When my 8-year-old daughter got home from school on Thursday, I was excited to show her the first trailer for the upcoming animated The Super Mario Bros. Movie. And while she would later express excitement at the sight of Bowser battling an army of penguins or Mario being confused about a field of giant mushrooms, her immediate reaction after watching the trailer was more negative:

“Mario’s voice sounds weird.”

This is not an uncommon reaction to the first public line-reading for the Chris Pratt-voiced Mario, judging by the overall tone of social media in the last 24 hours. It’s a reaction that seems to extend past the Internet snark zone, too; at least two parents I know in real life have told me that their kids expressed similar confusion about Mario’s movie voice.

But putting our collective finger on what exactly is “weird” about Pratt’s Mario performance requires a bit of examination into how the idea of what Mario is “supposed” to sound like developed in the first place, and whether Pratt’s performance can ruin what otherwise looks like a pretty solid movie.

Let the judging begin

To be fair, the only examples of Mario’s movie voice we have thus far are the two lines Pratt delivers in the trailer. Judging Pratt’s entire Mario performance on that basis is like judging an opera based on the first note.

That said, the sheer Pratt-iness of Mario’s first line in the trailer—”What is this place?”—is utterly distracting. As Ars’ Sam Machkovech put it yesterday, the line delivery “comes without any sort of exaggerated Italian accent, instead sounding like rote Chris Pratt.”

That delivery is more than a little ironic given that, back in June, Pratt told Variety that Mario’s voice in the movie would be “updated and unlike anything you’ve heard in the Mario World.” We suppose that’s technically true because we haven’t previously heard someone who sounds exactly like Chris Pratt in the “Mario World.” But still.

Pratt’s second line in the trailer—”Mushroom Kingdom, here we come.”—adds the subtlest hint of an additional Brooklyn-style inflection (“Heeeeah we cahm…”). It’s a line reading that has inspired countless social media comparisons to Linda Belcher from Bob’s Burgers, which is both fair and impossible to unhear. Even here, though, the voice sounds like Chris Pratt doing a vaguely New York-area accent, rather than an actor truly inhabiting a unique character.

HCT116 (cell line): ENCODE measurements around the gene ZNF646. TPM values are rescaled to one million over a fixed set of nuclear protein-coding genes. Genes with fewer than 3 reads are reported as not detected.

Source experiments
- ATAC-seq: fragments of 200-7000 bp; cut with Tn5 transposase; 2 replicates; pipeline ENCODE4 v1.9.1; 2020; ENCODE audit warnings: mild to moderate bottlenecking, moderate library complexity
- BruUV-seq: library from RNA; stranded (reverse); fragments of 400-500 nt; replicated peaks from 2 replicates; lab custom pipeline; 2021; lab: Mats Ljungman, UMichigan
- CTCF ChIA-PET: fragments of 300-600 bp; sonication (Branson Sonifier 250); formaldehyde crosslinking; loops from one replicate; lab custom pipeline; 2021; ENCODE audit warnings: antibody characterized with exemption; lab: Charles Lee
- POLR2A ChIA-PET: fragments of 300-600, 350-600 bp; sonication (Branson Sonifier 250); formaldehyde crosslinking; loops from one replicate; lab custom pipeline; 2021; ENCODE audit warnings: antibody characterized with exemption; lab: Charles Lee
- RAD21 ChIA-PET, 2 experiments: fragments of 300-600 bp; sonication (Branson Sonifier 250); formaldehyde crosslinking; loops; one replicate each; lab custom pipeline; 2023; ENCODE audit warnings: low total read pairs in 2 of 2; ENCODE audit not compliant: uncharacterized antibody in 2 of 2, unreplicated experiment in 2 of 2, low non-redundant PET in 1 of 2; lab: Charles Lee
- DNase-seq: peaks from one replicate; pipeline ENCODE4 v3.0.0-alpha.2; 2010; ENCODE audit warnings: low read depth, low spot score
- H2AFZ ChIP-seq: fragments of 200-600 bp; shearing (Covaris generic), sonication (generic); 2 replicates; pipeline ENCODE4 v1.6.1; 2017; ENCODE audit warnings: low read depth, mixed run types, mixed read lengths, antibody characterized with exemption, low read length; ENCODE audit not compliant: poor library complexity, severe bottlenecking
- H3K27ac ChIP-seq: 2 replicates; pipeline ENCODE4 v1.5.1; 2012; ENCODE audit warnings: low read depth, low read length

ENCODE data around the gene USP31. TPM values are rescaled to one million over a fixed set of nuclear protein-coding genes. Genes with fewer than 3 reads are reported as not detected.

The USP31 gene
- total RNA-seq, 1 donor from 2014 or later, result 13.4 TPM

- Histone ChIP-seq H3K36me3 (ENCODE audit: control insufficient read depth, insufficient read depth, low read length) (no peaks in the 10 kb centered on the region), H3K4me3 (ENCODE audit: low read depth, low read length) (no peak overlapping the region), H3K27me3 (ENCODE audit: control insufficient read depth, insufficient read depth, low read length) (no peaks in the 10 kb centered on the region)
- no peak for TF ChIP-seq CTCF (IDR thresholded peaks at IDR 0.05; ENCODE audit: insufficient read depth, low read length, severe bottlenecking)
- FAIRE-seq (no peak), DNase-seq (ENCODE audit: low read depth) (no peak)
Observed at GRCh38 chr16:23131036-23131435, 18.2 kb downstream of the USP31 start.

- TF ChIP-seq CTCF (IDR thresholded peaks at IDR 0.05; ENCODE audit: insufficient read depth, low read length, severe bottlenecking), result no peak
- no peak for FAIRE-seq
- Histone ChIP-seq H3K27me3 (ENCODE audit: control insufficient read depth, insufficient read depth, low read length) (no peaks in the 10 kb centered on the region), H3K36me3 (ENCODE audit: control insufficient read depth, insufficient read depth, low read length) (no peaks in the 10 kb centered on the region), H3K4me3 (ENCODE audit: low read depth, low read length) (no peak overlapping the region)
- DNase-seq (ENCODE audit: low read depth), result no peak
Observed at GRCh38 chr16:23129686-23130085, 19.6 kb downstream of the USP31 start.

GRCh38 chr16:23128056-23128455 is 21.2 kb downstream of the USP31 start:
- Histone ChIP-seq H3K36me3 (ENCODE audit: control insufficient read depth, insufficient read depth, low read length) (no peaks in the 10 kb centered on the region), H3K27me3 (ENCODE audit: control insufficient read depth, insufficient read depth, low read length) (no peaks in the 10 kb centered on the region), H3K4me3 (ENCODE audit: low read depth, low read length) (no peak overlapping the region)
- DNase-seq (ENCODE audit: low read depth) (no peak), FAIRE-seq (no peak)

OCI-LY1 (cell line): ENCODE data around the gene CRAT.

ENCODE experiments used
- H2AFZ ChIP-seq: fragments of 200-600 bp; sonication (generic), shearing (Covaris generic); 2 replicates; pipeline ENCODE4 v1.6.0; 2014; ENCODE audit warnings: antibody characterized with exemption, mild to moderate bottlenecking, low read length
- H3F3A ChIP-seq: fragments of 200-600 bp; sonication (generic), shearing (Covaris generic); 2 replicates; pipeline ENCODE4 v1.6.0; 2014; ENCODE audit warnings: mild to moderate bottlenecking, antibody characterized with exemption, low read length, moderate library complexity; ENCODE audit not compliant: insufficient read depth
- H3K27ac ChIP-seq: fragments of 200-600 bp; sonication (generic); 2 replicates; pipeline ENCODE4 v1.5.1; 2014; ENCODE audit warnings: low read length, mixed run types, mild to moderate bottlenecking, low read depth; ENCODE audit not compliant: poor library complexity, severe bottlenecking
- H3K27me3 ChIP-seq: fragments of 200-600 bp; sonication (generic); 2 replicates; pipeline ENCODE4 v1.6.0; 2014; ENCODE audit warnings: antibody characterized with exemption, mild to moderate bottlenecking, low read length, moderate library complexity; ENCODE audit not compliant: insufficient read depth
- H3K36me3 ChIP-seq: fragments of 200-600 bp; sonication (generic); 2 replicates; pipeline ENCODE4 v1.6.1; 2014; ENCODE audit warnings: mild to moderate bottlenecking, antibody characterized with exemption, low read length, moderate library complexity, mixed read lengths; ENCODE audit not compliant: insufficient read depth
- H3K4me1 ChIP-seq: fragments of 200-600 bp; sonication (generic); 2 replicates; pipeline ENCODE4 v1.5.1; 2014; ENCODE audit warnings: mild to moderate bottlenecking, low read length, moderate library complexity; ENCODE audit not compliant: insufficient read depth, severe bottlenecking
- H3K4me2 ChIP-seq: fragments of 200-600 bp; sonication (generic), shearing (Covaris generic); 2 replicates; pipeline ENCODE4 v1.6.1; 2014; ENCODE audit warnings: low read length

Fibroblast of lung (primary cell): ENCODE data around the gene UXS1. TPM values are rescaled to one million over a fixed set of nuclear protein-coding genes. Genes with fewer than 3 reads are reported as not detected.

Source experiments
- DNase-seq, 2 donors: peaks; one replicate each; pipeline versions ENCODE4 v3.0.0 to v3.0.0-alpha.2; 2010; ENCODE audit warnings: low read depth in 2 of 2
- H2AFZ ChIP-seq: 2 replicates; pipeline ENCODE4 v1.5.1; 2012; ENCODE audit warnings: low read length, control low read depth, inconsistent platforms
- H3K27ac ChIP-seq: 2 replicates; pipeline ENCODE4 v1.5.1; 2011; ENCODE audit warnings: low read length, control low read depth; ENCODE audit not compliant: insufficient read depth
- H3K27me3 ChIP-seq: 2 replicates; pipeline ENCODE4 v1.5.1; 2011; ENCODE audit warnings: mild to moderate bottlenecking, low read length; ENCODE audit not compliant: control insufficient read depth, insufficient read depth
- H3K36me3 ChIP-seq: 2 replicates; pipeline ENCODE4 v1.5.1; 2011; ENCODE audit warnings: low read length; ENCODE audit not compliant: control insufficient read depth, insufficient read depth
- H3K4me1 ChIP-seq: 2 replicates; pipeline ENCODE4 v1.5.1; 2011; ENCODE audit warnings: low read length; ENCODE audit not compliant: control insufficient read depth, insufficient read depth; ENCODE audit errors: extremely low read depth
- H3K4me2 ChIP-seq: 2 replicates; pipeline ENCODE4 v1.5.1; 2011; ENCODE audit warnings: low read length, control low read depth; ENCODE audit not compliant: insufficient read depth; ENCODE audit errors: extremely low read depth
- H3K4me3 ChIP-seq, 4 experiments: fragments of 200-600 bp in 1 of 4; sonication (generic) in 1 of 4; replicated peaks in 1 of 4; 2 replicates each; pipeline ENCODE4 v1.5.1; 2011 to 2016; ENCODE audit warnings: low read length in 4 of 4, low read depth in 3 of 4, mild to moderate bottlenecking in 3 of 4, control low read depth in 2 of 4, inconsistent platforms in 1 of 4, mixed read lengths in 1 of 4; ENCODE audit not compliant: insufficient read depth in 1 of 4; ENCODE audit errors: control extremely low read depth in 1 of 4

Wah, whoo, wa-hoooo!

The difference is apparent when you compare Pratt’s performance to that of Jack Black as Bowser in the same trailer. Every line Black delivers rumbles with undertones of a guttural roar that feels entirely appropriate for the character. Beyond the trailer, you can see and hear the joy Black puts into this performance in a New York Comic-Con appearance Thursday.

Black has a bit of an advantage here, though, because Bowser’s voice isn’t that well defined in the public consciousness. Aside from some now-ancient Saturday morning cartoons, Bowser is very rarely heard delivering vocalized dialogue either in Mario games or supporting media.

Mario’s voice, on the other hand, has been defined for decades by Charles Martinet and his bubbly, enthusiastic, exaggerated faux-Italian accent. Even young children can pick up on this characterization: After calling Chris Pratt’s take on Mario “weird,” my daughter proceeded to do her best imitation of what Mario is supposed to sound like in the form of a 30-second montage of Martinet-inflected “Woohoos” and “It’s-a-me’s.”

Despite this, I’m not sure that Martinet would be the best choice to voice Mario for an entire movie (or that Pratt should just do a direct Martinet impression). Martinet’s Mario voice is tuned for maximum impact during the kind of short, high-energy sound bites that get repeated hundreds of times during a game. That’s great for accentuating individual player actions or important moments, but that over-the-top style might grate over the course of a movie full of extended monologue and dialogue from the famous plumber.

To get some idea of how this might be a problem, start with this video of Martinet ad-libbing as Wario at E3 1996. Now watch that video on loop for two hours.

While Martinet might be able to moderate his delivery for a new medium, I’m not sure it’s necessarily the best idea for him to try. At the same time, though, Martinet’s take on Mario has established itself deeply enough in the public consciousness that any new take on the role is going to bump up against it.

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